For a good defense, organizations must cover all vulnerabilities, external and internal.
Organizations and businesses must have a strong front line defense to protect themselves against data security threats. Organizations today, in both the public and private sectors, are facing daily threats on multiple fronts, including disgruntled employees, human error and external threats.
Let’s stop for a moment and think on the topic of chaos. Highly critical institutions like the Office of Personnel Managment and the Internal Revenue Service hold a massive quantity of personal data —data like Social Security numbers, birth dates and home addresses. And if breached, all hell can break loose, since these pieces of information can be used to obtain confidential data from other sources, like banks, insurance companies and health-care institutions. What may initiatlly seem like an isolated incident can become a serial ocurrence — and many times they're not connected.
For a good defense, organizations must cover all vulnerabilities, external and internal. And lately, internal vulnerabilities are surfacing more and more.
External threats are the most targeted by data security professionals charged with keeping an organization secure and out of news headlines.
Since the first versions of antivirus software appeared in the 1990s, this has pretty much been the strategy. And it is not wrong; malicious people apply a multitude of schemes to penetrate companies’ networks and get ahold of sensitive data. Just in the last few years, many methods of attack have emerged: phishing, social engineering, BadUSB and Denial of Service, to name a few.
Possible entrances also have increased in number: mobile devices, wearables, portable storage devices, mobile apps and others. Most of these attacks are prevented by antivirus software, firewalls and IPS software, which serve as a fence around the institutions and block external attacks. This solution can be likened to ancient times, when people built defense walls to protect their wealth and their rulers.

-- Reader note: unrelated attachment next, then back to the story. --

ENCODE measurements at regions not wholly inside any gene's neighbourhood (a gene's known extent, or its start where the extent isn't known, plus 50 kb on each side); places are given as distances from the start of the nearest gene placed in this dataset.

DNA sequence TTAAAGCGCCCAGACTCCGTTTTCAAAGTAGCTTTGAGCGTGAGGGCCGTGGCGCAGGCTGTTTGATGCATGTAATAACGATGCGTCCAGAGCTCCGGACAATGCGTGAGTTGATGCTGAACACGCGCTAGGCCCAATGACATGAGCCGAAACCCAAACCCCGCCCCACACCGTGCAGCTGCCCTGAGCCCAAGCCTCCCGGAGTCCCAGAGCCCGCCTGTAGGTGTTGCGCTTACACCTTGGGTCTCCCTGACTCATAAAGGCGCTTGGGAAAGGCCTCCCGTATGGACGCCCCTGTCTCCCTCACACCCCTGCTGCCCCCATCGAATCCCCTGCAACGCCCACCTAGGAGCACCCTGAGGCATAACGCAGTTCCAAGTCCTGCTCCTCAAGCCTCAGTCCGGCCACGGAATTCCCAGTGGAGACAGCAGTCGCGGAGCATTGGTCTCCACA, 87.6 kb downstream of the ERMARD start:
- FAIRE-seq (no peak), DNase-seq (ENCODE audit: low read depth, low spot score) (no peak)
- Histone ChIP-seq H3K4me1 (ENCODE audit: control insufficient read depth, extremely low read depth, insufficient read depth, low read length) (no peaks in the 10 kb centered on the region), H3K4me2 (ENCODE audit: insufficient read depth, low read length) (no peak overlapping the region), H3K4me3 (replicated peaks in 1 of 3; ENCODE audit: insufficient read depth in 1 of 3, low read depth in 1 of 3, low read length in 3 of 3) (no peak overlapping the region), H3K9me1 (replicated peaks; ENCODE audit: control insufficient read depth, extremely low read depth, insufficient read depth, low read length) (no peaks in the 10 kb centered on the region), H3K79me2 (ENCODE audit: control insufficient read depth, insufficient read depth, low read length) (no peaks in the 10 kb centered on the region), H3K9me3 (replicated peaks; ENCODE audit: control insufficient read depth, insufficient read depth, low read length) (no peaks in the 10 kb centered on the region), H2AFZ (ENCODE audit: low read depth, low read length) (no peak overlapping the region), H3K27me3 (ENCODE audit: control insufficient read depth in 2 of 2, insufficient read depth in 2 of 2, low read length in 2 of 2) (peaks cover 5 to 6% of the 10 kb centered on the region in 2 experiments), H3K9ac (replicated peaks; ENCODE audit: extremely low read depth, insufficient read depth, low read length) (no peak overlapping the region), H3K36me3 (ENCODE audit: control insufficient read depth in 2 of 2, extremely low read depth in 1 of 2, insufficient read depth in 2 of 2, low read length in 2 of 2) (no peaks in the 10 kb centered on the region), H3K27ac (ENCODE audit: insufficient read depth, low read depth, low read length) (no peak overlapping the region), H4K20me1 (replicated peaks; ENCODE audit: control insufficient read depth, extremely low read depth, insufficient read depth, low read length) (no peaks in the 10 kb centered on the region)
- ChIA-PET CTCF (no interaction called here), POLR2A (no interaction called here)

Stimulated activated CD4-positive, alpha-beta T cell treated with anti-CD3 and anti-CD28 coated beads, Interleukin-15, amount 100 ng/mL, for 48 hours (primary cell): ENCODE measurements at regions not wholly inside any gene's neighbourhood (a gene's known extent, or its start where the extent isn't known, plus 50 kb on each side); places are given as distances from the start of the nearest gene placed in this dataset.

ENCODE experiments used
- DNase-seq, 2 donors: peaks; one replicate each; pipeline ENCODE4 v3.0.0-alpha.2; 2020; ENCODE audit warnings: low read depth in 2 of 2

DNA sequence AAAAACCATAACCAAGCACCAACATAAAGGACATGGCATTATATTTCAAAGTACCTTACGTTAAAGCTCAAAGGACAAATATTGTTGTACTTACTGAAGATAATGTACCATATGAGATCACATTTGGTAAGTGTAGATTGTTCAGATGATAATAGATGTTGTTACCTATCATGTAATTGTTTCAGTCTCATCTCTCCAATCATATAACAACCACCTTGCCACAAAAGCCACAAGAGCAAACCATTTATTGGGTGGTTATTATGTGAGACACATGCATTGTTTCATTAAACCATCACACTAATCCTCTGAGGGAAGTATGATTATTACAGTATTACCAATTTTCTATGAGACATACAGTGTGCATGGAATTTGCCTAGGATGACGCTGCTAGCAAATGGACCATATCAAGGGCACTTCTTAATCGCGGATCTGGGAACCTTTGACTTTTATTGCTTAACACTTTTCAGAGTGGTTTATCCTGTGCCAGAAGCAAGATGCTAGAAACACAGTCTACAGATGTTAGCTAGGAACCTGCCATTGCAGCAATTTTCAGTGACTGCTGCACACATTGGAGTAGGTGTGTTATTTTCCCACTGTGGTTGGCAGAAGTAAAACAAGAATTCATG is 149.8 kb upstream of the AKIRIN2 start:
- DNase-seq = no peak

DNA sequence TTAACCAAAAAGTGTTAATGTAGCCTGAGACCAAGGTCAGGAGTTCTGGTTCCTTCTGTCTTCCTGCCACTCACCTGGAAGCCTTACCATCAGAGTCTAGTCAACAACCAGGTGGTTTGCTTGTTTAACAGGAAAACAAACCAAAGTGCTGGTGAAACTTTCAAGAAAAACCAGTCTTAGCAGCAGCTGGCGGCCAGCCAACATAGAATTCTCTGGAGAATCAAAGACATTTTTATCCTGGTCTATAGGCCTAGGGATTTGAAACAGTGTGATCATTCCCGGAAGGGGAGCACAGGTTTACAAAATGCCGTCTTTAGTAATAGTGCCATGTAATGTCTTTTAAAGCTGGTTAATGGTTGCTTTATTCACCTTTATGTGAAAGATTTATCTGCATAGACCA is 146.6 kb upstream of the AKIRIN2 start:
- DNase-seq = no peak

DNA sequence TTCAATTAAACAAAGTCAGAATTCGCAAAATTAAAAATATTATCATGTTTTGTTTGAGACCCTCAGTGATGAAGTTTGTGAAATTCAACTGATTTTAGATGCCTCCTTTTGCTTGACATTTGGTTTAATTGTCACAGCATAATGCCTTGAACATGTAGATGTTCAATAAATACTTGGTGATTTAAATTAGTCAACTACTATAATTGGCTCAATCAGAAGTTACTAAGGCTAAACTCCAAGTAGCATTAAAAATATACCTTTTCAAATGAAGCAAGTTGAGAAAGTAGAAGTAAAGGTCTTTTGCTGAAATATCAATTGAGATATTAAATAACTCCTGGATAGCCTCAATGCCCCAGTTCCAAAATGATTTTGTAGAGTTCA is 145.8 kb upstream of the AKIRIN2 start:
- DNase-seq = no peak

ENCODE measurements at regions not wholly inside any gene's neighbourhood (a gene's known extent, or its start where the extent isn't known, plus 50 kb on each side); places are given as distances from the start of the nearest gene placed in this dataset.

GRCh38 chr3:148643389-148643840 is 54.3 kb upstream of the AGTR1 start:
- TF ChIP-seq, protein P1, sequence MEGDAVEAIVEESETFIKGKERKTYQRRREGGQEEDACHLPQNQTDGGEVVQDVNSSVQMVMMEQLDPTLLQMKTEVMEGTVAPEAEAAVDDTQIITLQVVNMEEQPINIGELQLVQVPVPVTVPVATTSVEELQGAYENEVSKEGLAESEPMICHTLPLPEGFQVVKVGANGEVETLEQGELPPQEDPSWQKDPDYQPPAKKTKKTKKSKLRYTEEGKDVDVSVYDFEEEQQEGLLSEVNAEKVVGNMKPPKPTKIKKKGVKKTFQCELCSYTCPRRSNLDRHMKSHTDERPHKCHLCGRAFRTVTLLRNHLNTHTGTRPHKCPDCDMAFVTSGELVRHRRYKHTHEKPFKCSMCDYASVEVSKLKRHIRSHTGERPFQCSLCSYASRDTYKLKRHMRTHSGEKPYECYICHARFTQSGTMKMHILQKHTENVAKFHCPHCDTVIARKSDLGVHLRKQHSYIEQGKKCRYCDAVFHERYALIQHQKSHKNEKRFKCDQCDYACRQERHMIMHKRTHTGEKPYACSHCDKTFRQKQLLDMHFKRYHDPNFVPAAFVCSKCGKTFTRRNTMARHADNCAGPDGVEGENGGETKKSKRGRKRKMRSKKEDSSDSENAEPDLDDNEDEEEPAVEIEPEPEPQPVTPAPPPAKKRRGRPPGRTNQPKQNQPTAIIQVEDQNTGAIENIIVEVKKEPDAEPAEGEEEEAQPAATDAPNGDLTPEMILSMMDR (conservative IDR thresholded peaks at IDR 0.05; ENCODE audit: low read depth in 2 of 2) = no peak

Also in ancient times, there was always a mole ù an insider who disclosed the defense strategy to the enemy. By the time they discovered the mole, the soldiers were already on the battlefield, waiting for the enemy, which eventually surprised them and won the battle.
In companies, most “moles” are actualy non-malicious employees who disclose confidential information, such as marketing strategy, private health-care records and personal identifiable information by mistake. Usually they lose thumb drives containing that data; they publish pictures on social media with their monitor behind them; they write passwords on the whiteboard. Although their intentions are not malicious, their actions should not be overlooked. Insider threats represent the cause of data breaches in more than 50 percent of the cases, so it’s a major threat that all organizations, no matter the size or sector, should take into consideration.
There are several methods to tackle this type of threat. To prevent navigating to malicious websites or publishing confidential information, many organizations control what applications employees can use and what websites they can visit. Although when it comes to collaboration tools like Google Drive, Dropbox and Skype, which increase productivity, denying access is typically not the best strategy. On the other hand, not monitoring what information is being published on cloud storage and file sharing services is not an option either.
Being able to see exactly what files are being uploaded, what data is copied, what print screens are made and through what means is key in uncovering a “mole.” It all depends on the flagged confidential data by the IT security specialist and the monitored points of exit. This is possible through data loss prevention (DLP) solutions, which have been popular on the IT security market since 2007/2008.
DLP solutions help detect unusual activity, like the transfer of a big number of internal documents to a non-trusted recipient or application. This essentially prevents a potential attack on another organization that makes use of the same data, such as banks, that save their customers' home addresses.
In the end, no matter the chosen solutions or methods, it is important to follow the two objectives above: Build a fence around the institution and uncover the “mole,” meaning to cover both external and internal threats. It all comes down to defeating your foe with the right weapons.
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